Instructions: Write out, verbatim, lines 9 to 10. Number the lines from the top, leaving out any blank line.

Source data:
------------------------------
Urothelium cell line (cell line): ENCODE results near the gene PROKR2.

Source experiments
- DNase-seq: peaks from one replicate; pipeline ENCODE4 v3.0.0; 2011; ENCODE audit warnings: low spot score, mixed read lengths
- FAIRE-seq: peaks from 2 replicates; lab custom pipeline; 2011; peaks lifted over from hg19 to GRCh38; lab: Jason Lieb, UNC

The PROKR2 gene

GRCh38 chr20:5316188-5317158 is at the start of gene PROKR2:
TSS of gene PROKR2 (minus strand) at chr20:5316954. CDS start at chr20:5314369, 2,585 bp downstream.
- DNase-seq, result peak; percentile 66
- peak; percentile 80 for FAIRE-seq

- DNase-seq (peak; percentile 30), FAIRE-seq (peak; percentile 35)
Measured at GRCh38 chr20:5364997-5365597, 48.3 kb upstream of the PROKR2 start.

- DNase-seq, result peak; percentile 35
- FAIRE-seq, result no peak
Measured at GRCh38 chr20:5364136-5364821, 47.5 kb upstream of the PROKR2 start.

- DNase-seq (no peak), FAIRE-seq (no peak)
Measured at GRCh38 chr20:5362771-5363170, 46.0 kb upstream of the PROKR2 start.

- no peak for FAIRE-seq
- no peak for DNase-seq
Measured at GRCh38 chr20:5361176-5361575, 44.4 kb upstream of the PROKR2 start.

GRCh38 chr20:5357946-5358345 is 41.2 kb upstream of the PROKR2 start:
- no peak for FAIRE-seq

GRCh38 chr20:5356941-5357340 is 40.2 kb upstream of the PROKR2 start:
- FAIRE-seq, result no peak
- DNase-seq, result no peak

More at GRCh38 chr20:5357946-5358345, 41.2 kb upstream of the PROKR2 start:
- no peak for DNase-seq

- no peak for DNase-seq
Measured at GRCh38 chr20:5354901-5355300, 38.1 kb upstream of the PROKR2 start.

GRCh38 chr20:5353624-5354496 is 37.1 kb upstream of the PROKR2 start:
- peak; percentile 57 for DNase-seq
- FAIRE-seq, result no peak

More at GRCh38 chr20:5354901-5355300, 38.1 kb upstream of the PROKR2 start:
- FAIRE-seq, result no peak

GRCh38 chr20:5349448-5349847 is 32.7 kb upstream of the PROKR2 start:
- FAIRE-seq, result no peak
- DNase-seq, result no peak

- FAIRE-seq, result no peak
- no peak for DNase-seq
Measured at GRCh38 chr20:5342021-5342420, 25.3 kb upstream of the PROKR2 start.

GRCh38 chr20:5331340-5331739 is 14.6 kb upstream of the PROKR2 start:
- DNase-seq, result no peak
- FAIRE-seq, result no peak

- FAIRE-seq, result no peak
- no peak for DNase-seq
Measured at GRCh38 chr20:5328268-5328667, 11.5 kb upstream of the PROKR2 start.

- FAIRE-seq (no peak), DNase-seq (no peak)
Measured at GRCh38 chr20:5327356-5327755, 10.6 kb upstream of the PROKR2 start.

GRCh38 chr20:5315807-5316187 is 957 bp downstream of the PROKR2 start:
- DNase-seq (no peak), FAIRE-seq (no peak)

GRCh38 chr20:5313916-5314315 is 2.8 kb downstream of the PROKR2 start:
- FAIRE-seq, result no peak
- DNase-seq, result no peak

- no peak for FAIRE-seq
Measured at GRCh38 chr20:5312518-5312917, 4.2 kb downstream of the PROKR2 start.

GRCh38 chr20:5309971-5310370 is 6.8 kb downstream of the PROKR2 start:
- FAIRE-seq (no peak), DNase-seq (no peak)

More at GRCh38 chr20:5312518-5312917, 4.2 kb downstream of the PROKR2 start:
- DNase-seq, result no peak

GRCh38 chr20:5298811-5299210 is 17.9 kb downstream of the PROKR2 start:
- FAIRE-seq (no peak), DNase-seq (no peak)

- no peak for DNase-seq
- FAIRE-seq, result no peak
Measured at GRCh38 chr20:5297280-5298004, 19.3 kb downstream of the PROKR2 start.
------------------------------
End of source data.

- peak; percentile 80 for FAIRE-seq

- DNase-seq (peak; percentile 30), FAIRE-seq (peak; percentile 35)